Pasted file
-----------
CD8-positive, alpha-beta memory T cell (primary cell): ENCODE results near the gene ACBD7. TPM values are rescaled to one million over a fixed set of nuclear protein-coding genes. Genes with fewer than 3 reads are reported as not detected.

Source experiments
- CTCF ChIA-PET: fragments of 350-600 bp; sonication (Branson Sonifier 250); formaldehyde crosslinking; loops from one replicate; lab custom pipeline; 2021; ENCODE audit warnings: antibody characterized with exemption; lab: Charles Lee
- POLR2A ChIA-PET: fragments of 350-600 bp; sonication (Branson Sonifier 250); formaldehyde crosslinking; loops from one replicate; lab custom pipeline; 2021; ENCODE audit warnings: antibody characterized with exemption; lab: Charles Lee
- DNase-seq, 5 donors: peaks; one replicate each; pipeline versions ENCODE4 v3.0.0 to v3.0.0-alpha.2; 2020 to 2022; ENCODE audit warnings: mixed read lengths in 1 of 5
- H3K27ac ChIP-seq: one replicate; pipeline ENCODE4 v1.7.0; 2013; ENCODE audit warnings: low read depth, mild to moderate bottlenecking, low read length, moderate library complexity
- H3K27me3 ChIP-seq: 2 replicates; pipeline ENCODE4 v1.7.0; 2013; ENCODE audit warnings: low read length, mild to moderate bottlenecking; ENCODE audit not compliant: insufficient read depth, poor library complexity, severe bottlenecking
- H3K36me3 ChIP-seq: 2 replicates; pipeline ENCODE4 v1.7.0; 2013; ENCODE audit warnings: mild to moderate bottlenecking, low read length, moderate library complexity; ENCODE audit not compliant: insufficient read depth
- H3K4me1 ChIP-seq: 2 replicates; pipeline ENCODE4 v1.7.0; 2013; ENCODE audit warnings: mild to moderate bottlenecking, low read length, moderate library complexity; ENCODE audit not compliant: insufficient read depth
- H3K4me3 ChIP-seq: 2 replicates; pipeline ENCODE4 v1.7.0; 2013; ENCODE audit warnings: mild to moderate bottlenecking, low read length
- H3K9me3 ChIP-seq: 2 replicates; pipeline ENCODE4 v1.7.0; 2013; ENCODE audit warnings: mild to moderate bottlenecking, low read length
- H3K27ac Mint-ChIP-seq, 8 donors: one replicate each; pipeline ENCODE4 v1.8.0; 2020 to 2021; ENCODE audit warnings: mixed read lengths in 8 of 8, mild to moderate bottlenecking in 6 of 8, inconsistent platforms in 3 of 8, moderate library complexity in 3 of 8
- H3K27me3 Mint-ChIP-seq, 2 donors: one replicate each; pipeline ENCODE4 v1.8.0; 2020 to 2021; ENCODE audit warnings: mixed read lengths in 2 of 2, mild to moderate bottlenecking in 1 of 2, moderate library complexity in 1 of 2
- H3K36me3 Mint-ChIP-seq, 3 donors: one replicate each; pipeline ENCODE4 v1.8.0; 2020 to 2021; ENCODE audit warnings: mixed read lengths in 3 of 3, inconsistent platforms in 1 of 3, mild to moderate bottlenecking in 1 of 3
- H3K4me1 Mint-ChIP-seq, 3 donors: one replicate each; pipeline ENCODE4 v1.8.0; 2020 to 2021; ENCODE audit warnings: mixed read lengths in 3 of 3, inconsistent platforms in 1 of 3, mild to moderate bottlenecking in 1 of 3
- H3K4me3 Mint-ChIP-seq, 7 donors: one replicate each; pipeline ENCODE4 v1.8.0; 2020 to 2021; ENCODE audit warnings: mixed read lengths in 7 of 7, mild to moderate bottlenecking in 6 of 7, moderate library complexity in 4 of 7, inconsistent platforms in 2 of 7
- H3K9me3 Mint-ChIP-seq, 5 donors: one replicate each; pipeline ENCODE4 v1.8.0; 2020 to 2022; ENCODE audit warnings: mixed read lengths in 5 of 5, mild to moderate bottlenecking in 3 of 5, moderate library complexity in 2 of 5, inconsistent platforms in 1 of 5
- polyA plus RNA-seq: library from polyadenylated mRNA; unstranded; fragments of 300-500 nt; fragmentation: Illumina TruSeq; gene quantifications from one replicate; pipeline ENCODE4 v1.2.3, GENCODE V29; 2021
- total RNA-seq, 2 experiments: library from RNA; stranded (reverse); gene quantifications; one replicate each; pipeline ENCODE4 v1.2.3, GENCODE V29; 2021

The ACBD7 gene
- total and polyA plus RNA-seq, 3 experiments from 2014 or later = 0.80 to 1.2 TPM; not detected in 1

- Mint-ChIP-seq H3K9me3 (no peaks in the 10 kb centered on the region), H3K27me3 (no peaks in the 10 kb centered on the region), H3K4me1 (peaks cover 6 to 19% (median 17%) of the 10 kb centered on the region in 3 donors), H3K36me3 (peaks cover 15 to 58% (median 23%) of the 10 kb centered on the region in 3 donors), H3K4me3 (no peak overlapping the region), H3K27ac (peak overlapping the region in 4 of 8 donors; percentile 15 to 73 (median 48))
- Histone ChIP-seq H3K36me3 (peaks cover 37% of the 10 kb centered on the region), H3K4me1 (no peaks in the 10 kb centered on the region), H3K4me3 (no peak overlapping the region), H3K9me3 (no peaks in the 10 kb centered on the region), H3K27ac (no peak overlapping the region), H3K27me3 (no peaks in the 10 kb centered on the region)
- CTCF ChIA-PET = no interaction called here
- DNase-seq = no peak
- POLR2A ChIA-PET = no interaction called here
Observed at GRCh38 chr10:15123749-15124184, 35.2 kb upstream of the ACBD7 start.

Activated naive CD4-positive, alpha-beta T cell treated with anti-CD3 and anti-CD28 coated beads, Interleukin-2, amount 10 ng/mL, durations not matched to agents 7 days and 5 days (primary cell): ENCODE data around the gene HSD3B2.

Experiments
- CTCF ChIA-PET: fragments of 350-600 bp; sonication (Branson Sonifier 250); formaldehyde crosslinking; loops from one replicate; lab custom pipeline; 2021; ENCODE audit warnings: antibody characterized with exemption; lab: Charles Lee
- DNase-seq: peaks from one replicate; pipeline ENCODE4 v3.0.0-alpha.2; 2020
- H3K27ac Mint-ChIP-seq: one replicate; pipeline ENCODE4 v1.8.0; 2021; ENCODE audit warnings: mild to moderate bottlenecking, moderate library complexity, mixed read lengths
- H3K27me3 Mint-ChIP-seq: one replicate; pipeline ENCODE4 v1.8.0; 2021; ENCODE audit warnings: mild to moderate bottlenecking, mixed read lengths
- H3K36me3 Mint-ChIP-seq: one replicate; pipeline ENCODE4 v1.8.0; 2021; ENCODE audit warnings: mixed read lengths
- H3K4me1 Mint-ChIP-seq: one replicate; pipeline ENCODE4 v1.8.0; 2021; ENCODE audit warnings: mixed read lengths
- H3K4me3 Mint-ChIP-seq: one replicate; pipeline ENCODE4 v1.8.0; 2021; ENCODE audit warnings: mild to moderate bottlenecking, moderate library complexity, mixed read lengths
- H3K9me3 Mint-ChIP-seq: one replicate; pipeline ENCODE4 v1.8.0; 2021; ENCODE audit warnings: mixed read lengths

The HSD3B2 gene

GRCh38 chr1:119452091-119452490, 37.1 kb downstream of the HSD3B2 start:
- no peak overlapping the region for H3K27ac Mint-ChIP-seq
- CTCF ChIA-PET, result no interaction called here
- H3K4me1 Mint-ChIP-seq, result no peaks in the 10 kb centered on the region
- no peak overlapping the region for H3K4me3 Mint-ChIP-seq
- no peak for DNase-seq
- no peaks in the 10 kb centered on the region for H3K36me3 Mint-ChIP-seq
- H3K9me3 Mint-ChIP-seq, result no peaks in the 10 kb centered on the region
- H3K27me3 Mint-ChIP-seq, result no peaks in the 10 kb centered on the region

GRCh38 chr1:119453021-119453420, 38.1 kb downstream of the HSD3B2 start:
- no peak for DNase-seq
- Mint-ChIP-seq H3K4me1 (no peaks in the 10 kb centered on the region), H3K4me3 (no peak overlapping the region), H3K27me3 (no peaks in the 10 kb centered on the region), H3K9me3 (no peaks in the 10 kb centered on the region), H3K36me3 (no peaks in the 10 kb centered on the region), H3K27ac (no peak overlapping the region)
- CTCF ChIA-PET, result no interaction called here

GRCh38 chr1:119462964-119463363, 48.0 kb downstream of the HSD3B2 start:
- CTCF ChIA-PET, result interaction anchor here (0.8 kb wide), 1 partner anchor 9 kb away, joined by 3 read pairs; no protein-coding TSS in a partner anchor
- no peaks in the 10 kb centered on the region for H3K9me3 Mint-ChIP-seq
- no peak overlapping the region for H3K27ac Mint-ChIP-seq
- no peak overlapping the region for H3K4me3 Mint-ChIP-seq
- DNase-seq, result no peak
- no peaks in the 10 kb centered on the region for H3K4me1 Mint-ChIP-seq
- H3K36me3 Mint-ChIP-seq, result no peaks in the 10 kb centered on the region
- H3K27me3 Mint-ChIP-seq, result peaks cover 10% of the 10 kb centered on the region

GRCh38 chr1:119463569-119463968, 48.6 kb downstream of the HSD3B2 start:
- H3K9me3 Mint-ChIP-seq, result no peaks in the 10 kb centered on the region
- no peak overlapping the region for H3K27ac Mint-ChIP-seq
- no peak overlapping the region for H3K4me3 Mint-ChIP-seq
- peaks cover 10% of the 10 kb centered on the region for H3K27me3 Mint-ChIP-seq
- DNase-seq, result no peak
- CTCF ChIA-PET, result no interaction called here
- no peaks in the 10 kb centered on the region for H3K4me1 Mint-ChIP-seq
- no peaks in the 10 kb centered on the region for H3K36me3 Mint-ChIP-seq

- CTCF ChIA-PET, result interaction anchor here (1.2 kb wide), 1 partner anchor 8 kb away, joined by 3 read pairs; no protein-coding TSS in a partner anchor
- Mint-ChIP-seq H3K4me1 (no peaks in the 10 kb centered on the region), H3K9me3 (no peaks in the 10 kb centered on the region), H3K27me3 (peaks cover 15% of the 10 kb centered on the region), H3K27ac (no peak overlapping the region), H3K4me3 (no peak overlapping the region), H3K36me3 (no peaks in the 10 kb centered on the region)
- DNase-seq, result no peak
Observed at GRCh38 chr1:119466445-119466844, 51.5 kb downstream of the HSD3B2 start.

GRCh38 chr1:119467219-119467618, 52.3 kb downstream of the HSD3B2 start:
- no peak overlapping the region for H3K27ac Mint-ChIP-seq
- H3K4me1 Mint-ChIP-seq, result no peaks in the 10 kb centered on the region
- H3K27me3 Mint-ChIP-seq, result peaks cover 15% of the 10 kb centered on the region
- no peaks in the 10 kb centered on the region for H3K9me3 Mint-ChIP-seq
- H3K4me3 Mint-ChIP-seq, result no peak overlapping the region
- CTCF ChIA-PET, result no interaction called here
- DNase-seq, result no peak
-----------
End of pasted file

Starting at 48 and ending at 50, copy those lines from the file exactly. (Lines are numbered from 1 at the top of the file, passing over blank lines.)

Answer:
GRCh38 chr1:119453021-119453420, 38.1 kb downstream of the HSD3B2 start:
- no peak for DNase-seq
- Mint-ChIP-seq H3K4me1 (no peaks in the 10 kb centered on the region), H3K4me3 (no peak overlapping the region), H3K27me3 (no peaks in the 10 kb centered on the region), H3K9me3 (no peaks in the 10 kb centered on the region), H3K36me3 (no peaks in the 10 kb centered on the region), H3K27ac (no peak overlapping the region)